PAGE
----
Bonaventure—“Describes having himself personally wrestled with the Holy Spirit”[15] to experience Him at a deeper level beyond intellect. Richard of St. Victor’s concept of the Trinity was intriguing. One must love another to move from self-love. But two together can become self-love of the two, therefore there must be a third.[16] I see this as a model for church life. If a church ceases to reach out, it becomes an example of self-love. True love always wants to expand and bring more souls in. Hildegard of Bingen—” understands her mid-life awakening as a personal Pentecost event.”[17] Should we not constantly seek a fresh Pentecost experience? “Gertrude (of Helfta) describes the Holy Spirit as ‘sweeter than honey,’ [through whom] all the power of the heavens is established.”[18] These people were more than just examples, but leaders. They were able to expand their ideas as leaders in monasteries. Hildegard was a fighter and started two convents.[19] Of course, when anyone possesses a great spiritual gift, that gift attracts people. But Hildegard also expressed godly character and a deep love for her spiritual daughters.[20]

The mystics were not concerned with power or position but were hungry for God, and that was attractive to others. They became leaders of not just monasteries but movements.

Cautionary lessons from mistakes and excesses

One concern would be accountability. With whom were they processing their revelations? Do we develop theology from studying the Scripture or from supernatural visitations whereby divine beings explain the Scriptures to us?

I am very wary when someone says that “God told him” what a passage means. A very famous prophet in America tells how “God” told him that the reason Lot’s wife looked back was because she was an intercessor and loved the people so much. Again, these were the people that wanted to abuse Lot’s guests. Lot offered his two virgin daughters instead. It’s hard to believe that Lot’s wife was an intercessor (particularly when Abraham is the actual intercessor in the story), but this man’s account is as if God was literally narrating to him. So we have to be very cautious of getting revelation in this way. Another concern would be authority structure. When somebody is so anointed and gifted in the Holy Spirit, we are tempted to imagine that they can do no wrong. I watched a show last night on Israeli television about a charismatic rabbi who turned his following into a sex cult. When one wife expressed concern to her husband, the husband responded, “the rabbi is too innocent to do such things.” He explained that the reason a rabbi can kiss a woman is because he sees all humans the same, and not in a sexual way. But it was a cult.

Lastly, while I think we can make a case for seeking experience with God from the life of the apostles (Acts 2:1-4), we must always make sure that our faith rests on the word of God and not our experiences. Experiences are wonderful, but the word of God is our unshakable bedrock of truth.

Factors that brought forth the Reformation

There were many factors that brought about the Reformation. Here are a few key ones.

  • Immorality and corruption among the popes and bishops. “Pope Alexander VI, a member of the Borgia family, perhaps chiefly remembered for its lethal dinner parties, managed to bribe his way to victory in the election to the papacy in 1492 despite the awkwardness of having several mistresses and at least seven known illegitimate children.”[21] Many clerics were appointed not for any piety they may have possessed but because of their connections.[22]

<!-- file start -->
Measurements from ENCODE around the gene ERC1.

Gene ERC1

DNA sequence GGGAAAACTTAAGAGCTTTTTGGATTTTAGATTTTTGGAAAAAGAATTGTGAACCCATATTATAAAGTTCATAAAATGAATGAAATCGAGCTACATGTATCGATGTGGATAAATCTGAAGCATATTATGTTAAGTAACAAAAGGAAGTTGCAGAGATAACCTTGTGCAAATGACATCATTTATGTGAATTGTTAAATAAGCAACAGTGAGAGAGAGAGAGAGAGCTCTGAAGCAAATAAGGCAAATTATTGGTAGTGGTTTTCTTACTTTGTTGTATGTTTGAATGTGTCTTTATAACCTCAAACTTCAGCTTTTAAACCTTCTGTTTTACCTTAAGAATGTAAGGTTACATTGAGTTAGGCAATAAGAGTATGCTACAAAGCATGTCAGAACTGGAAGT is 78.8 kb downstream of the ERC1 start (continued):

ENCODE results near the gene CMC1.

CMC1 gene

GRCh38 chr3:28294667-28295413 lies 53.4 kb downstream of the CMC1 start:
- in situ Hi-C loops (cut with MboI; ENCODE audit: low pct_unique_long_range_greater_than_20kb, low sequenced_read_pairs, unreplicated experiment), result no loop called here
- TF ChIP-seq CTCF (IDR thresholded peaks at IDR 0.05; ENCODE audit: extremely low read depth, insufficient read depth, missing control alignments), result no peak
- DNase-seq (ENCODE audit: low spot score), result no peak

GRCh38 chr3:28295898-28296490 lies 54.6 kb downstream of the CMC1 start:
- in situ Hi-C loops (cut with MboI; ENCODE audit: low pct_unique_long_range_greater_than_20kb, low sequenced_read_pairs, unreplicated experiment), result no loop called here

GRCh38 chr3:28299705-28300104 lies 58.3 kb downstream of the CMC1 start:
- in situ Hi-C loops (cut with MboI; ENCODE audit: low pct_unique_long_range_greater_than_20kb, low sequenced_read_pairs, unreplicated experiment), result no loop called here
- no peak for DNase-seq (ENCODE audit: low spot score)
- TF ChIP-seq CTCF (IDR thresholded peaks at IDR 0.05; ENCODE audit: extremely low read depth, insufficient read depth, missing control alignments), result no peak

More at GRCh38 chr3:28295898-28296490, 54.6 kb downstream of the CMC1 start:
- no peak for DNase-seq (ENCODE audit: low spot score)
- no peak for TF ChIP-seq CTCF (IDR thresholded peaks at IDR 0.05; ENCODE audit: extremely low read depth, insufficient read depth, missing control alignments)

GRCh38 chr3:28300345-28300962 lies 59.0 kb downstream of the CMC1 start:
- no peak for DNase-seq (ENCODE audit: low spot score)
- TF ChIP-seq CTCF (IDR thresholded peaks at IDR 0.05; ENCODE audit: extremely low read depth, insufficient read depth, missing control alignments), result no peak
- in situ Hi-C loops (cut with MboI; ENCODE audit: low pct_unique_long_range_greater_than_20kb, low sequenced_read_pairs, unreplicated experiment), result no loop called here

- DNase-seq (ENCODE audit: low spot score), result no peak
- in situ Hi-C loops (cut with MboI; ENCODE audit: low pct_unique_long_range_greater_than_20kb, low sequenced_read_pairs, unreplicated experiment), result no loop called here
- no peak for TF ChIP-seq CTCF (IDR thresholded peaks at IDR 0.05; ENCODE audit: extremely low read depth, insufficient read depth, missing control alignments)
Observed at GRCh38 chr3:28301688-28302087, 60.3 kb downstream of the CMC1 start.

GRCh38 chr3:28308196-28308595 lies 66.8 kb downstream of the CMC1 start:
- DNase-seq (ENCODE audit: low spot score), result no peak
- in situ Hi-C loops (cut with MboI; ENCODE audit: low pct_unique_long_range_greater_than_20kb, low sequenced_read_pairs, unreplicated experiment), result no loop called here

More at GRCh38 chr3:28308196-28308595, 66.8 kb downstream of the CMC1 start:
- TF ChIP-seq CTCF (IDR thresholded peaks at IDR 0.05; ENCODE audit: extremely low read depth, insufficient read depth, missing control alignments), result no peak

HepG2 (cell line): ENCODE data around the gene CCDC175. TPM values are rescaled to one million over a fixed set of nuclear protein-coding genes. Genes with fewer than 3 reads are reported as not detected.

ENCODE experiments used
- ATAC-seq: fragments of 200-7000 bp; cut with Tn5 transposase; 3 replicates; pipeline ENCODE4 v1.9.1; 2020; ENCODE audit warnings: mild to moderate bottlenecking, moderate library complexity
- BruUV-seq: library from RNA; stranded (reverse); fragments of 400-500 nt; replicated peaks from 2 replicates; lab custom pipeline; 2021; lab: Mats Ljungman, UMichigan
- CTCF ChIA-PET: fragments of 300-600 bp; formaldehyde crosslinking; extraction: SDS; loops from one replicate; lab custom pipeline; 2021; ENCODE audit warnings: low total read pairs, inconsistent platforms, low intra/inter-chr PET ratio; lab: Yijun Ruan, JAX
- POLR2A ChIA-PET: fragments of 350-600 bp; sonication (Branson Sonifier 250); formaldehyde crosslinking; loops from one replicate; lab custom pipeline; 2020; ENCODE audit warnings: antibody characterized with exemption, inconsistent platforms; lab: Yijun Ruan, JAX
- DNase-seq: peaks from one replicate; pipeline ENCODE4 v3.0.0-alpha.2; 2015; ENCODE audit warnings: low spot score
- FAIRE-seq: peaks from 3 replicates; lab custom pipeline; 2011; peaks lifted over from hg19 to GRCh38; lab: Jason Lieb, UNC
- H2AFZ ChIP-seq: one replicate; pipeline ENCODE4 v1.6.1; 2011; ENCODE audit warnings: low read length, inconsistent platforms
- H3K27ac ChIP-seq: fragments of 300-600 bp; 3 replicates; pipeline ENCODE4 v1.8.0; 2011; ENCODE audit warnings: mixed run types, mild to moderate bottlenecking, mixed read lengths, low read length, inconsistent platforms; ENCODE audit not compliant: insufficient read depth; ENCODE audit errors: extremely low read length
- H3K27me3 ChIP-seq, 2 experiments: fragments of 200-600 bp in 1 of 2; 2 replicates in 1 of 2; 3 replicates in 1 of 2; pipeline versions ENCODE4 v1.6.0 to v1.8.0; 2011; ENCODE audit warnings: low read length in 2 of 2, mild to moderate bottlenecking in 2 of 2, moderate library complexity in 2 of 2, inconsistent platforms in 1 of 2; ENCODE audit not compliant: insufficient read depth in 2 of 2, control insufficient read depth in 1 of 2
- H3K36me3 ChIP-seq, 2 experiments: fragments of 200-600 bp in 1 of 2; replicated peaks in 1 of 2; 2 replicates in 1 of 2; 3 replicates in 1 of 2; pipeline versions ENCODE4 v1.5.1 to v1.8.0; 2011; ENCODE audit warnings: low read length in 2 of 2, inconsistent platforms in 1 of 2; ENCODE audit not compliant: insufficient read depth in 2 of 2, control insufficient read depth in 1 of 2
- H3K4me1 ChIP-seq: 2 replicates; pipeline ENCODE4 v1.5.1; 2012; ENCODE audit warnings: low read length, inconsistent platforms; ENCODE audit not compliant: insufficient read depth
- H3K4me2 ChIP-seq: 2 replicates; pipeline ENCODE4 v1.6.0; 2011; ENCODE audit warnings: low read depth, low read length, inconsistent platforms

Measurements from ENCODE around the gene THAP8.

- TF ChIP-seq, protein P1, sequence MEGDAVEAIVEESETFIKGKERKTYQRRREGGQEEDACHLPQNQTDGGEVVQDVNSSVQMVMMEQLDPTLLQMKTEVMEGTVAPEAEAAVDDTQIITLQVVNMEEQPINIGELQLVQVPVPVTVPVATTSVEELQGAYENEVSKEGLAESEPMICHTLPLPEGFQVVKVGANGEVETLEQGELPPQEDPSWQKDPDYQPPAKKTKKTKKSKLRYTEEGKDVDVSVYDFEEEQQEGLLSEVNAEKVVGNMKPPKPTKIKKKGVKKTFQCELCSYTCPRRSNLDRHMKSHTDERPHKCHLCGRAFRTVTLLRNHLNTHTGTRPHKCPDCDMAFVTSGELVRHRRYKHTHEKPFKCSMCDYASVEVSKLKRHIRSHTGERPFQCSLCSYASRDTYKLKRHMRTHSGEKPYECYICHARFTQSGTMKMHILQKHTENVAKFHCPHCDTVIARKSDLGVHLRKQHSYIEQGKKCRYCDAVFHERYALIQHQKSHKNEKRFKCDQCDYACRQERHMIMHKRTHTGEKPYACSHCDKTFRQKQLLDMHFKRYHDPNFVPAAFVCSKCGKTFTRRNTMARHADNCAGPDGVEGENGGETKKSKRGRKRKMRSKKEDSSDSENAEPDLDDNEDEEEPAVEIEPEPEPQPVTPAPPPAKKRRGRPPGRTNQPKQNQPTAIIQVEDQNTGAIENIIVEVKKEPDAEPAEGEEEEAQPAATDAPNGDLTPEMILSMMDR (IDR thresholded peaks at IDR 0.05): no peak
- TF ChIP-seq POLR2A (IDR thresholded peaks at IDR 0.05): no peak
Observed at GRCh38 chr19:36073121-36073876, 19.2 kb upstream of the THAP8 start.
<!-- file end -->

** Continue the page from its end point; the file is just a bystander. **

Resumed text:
• The Laity became more and more literate—much like repressive regimes’ population getting access to the Internet and finding out the real story. They did not appreciate the tax breaks and perks that the clergy received. People could write down their complaints and others could read them, unlike in the past.[23]

  • Not allowing the average believer access to the Scriptures was becoming not only unacceptable but impossible to enforce with the creation of moveable type.[24] Erasmus was able to show discrepancies between the Greek text and the Vulgate. It appears the Church sought to make it look like sacraments were in the Bible, where they were not.[25]

  • City councils were replacing the patrician style of governing. “The medieval worldview was static. Someone was allocated a position within society on the basis of their birth and social tradition.”

We have much to learn from our predecessors. God is always looking for reformers, those who will not compromise even in the face of persecution.

[1] McGrath, Alister E.. Christian History (pp. 125-126). Wiley. Kindle Edition. [2] The priesthood of all believers, the cardinal doctrinal principle of the churches of the 16th-century Reformation, both Lutheran and Reformed, and the Protestant Free churches that arose from the Reformation churches. The doctrine asserts that all humans have access to God through Christ, the true high priest, and thus do not need a priestly mediator. This introduced a democratic element in the functioning of the church that meant all Christians were equal. The ordained clergy thus were representatives of the entire congregation, preaching and administering the sacraments. [3] McGrath, 140. [4] McGrath, 140. [5] McGrath, 134. [6] McGrath, 135. [7] Burgess, Stanley M.. The Holy Spirit: Medieval Roman Catholic and Reformation Traditions (Kindle Locations 2019-2020). Baker Publishing Group. Kindle Edition. [8] Burgess, Kindle Locations 1928-1929 [9] Burgess, Kindle Locations 1930-1938. [10] Burgess, Kindle Location 1941. [11] Burgess, Kindle Locations 1968-1975. [12] Burgess, Kindle Locations 1980-1981. [13] Burgess, Kindle Locations 2019-2020. [14] Burgess, Kindle Locations 1945-1946. [15] Burgess, Stanley M.. The Holy Spirit: Medieval Roman Catholic and Reformation Traditions (Kindle Location 1316). Baker Publishing Group. Kindle Edition [16] Burgess, (Kindle Locations 1169-1170). [17] Burgess, (Kindle Locations 1659-1660). [18] Burgess, (Kindle Locations 1781-1782). [19] Burgess, (Kindle Location 1566). [20] Burgess, (Kindle Location 1566). [21] McGrath, 151-152 [22] McGrath, 152 [23] McGrath, 152. [24] McGrath, 153. [25] McGrath, 142.